Tag Archives: Microphones

Public Speaking, PA Systems, And You

Just like a concert, what we want is the best possible show at the lowest possible gain.

Please Remember:

The opinions expressed are mine only. These opinions do not necessarily reflect anybody else’s opinions. I do not own, operate, manage, or represent any band, venue, or company that I talk about, unless explicitly noted.

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The inspiration for today’s article comes from Resli Costabell, a corporate trainer and professional speaker. She dropped by the Small Venue Survivalist’s Facebook page a few days ago, and left a note:

‘I know you’re about playing music, and I’d also be keen to hear your tips for speakers. Not speakers as in “big black box that pours out sound.” Speakers as in “human being talking.”‘

The great thing about sound for any event, whether that event is based on music or spoken word, is that the physical principles involved don’t change. At all. Sure, there may be differences in specific application, but all the science remains as it has always been. As such, any problems that occur will tend to crop up when there’s an attempt to “Captain Kirk” a situation: “Ya can’na change the laws of physics, Cap’n!”

As I’ve said before, sound reinforcement is all about the best possible show at the lowest possible gain. The first thing we have to figure out, then, is what is critical to the success of the event, and what isn’t. I, and many other audio humans, have been witness to situations where a non-critical element becomes prioritized to the point where it wrecks the experience of the critical parts. The major culprit for public speaking?

Visual Orientation At The Expense Of Sound

This is not, in any sense, about sound craftspersons believing that they are at the center of the Universe. This is about how audio itself IS the center of the Universe at any event where the primary mode for you to impart information is speech. If your engagement with your audience is based on an auditory event (talking, that is), then everything else MUST come second to that. It’s perfectly fine for that second-place finish to be “close.” Yes, you should look professional. Yes, your slide deck should be projected as beautifully as is possible. Yes, it’s good for you to be appropriately animated on stage. Yes, you should be able to hold yourself in a comfortable way. Yes, it’s great to be able to get right up to the first row of attendees.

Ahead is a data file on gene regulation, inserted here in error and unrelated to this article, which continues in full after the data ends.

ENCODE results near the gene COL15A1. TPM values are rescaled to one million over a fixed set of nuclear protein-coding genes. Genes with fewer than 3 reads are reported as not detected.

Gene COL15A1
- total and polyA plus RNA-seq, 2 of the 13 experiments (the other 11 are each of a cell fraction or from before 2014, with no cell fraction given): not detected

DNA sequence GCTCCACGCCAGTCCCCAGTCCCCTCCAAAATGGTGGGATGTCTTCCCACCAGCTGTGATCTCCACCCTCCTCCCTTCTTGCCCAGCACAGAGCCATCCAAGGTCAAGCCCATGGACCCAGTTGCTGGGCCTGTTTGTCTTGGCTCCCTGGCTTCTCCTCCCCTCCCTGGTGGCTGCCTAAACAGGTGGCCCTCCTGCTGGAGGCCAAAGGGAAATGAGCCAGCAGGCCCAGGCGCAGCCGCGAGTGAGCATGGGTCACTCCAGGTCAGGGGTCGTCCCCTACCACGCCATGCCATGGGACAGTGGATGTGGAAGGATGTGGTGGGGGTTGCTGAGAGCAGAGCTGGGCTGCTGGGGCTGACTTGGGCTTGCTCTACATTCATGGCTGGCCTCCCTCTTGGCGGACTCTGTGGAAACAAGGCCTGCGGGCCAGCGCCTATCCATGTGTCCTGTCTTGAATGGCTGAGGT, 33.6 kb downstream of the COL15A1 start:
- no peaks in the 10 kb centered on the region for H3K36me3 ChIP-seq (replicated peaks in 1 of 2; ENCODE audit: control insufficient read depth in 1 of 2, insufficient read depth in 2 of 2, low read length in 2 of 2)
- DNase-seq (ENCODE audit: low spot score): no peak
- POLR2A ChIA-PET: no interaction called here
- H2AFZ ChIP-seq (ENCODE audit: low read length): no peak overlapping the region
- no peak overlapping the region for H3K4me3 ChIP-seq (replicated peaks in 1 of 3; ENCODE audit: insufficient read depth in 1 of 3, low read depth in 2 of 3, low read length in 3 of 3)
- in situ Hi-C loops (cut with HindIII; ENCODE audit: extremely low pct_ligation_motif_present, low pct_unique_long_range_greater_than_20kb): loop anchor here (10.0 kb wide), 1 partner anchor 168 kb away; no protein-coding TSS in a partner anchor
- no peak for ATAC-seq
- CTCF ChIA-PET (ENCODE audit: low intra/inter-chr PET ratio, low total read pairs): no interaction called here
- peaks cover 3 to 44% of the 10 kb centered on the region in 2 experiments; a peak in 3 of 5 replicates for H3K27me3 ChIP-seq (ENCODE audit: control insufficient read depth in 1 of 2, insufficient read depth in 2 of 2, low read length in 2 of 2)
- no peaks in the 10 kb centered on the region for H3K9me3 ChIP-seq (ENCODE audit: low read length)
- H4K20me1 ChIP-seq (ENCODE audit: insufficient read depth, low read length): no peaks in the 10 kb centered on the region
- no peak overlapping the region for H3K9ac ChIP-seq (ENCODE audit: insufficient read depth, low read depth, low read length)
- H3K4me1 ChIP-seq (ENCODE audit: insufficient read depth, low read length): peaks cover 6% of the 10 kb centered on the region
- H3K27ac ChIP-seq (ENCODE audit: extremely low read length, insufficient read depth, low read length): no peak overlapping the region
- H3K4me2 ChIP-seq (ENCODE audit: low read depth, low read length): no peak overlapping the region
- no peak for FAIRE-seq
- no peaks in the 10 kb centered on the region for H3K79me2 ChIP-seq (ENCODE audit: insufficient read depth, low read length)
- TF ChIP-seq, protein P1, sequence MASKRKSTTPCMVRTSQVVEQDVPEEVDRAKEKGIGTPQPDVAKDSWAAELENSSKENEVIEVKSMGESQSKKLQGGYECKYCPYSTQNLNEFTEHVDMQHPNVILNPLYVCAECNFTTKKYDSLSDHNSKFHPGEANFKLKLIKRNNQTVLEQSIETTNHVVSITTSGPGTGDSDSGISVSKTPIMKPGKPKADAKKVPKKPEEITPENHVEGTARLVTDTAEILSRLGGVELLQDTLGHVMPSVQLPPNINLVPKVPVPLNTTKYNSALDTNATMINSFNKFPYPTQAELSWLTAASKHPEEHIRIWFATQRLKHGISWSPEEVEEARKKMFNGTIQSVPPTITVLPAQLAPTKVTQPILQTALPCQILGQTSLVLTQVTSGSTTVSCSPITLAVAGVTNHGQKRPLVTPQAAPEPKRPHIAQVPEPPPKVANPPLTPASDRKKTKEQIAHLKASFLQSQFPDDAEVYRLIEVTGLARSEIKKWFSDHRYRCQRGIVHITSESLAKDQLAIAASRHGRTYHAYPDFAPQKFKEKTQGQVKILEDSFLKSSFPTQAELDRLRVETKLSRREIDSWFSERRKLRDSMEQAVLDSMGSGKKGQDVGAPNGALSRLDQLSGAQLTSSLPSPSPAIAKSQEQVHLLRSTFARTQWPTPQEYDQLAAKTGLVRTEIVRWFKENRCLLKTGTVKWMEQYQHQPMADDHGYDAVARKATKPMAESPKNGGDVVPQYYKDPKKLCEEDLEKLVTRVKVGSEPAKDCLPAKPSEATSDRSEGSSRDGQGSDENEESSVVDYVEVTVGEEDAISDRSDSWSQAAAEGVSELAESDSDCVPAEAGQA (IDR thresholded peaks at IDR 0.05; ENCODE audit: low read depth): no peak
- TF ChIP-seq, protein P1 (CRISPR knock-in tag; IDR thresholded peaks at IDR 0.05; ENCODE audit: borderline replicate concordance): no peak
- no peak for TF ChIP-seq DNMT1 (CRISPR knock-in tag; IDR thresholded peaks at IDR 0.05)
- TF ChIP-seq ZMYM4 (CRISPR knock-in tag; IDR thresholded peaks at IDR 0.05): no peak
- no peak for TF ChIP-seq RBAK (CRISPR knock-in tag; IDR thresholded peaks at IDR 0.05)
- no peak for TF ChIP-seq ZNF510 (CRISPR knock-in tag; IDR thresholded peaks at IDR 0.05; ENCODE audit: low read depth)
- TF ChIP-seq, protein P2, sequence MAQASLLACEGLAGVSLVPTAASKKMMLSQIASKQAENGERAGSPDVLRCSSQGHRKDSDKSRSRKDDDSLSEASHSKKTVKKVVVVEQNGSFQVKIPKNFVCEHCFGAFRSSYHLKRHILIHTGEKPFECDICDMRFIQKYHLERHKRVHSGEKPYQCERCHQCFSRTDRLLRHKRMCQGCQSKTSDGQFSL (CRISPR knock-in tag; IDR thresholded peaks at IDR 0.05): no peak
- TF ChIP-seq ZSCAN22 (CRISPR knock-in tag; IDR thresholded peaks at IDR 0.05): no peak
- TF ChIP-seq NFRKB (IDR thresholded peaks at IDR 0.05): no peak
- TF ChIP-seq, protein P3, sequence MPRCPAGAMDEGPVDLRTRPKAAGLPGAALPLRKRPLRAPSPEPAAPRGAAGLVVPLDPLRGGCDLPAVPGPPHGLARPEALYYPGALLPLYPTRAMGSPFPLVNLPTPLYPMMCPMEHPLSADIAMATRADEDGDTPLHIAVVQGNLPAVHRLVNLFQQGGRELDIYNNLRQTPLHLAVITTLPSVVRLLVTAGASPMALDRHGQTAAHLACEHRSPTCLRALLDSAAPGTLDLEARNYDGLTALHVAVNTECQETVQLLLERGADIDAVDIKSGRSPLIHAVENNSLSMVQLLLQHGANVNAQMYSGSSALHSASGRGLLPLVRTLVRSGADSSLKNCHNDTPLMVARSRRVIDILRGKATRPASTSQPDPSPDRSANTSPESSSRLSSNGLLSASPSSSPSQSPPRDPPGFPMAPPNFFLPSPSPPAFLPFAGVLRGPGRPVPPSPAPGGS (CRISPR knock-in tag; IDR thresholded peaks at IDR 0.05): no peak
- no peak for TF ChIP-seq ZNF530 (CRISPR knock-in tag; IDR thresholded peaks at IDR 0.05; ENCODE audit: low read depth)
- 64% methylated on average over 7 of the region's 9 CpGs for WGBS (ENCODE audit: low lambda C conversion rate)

Yes, but…

If any of that gets in the way of you being heard clearly and comfortably, then it has to take a back seat. If it doesn’t take a back seat, then the brutal, uncompromising, feral, and downright vicious physics of sound will begin clawing and biting at your event’s success. Gain is added to mics until the system begins to noticeably destabilize. More and more equalization is applied, assuming someone is around to apply it. The sound gets more and more “hacked up.” Eventually, an unpleasant equilibrium is reached where your talk is perhaps audible, yet of an irritating tonality, tough to actually parse, and given to “ringing” in a distracting manner.

Don’t be distraught! There are things you can do to fix this.

Prioritizing Audibility

Avoid Scrimping On Audio

An alarming number of presenters will spend enormous amounts of money on signage, computer graphics, handouts, goodies, nifty chairs, nice tables, uplighting, gobo projectors, and floral arrangements…and then have almost nothing left for audio. This is an inappropriate prioritization if speaking is the core of your audience engagement.

Instead, get your sound right first. If you are having AV provided for you, go for the best system available that makes sense. You don’t need a rock-concert rig to speak to 100 people in a breakout room, but a nice mic, a flexible mixer, and some decent loudspeakers on sticks are a much better approach than some $20/ day “mini-PA” that sits on a table. You might also want to consider owning your own PA. A few bits and pieces can sometimes outperform an installed AV system. Also, it can be very nice to have a flexible “front end” if the installed coverage is great…but the controls are poor.

This point is especially important because it underpins the rest of my particulars. With all of my following concepts, I am assuming that a correctly set up and reasonably tuned PA system is being employed. A sound system that is simply inadequate can not be correctly setup or reasonably tuned to best fit your presentation. A very nice system that is not working properly is not very likely to meet your needs.

Get Help

A competent sound crew, able to listen as though they were audience members, is an enormous help to your event. If some part of the system begins to misbehave, a dedicated craftsperson can begin to act on the problem while you continue on. Small issues can be corrected quickly, without you having to think about them. This isn’t even to mention that you can do other things while the audio rig is being set up.